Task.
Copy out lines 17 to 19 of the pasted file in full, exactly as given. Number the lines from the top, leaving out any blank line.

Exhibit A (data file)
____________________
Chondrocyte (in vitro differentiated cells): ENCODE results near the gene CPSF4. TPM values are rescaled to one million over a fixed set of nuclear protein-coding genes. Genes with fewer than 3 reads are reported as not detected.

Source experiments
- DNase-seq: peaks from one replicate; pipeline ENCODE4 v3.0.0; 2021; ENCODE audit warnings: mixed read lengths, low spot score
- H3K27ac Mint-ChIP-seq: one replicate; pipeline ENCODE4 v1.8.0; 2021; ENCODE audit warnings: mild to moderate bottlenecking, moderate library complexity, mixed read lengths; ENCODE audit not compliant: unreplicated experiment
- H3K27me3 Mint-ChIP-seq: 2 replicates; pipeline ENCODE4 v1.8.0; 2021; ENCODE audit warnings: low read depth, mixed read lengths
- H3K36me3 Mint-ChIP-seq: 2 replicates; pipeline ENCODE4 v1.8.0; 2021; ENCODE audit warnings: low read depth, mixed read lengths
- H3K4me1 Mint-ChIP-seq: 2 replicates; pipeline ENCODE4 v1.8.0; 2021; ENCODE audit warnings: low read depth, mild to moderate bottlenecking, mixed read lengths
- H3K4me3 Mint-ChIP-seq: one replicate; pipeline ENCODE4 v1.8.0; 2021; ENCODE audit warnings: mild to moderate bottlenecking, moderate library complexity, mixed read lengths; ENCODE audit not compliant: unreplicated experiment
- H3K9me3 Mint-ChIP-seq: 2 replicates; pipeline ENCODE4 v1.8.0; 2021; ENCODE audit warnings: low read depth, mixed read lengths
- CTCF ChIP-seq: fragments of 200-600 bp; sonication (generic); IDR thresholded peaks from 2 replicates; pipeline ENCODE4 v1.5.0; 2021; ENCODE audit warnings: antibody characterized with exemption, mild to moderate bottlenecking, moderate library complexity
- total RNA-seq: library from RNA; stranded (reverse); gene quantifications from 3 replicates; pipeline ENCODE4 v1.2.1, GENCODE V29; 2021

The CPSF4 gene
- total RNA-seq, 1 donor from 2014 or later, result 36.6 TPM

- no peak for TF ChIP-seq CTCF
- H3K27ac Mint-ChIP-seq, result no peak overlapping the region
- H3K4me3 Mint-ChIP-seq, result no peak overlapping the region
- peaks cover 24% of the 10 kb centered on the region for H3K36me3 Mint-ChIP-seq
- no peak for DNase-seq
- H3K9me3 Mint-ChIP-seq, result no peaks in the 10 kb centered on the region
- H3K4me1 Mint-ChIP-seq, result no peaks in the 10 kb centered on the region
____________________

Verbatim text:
- peaks cover 24% of the 10 kb centered on the region for H3K36me3 Mint-ChIP-seq
- no peak for DNase-seq
- H3K9me3 Mint-ChIP-seq, result no peaks in the 10 kb centered on the region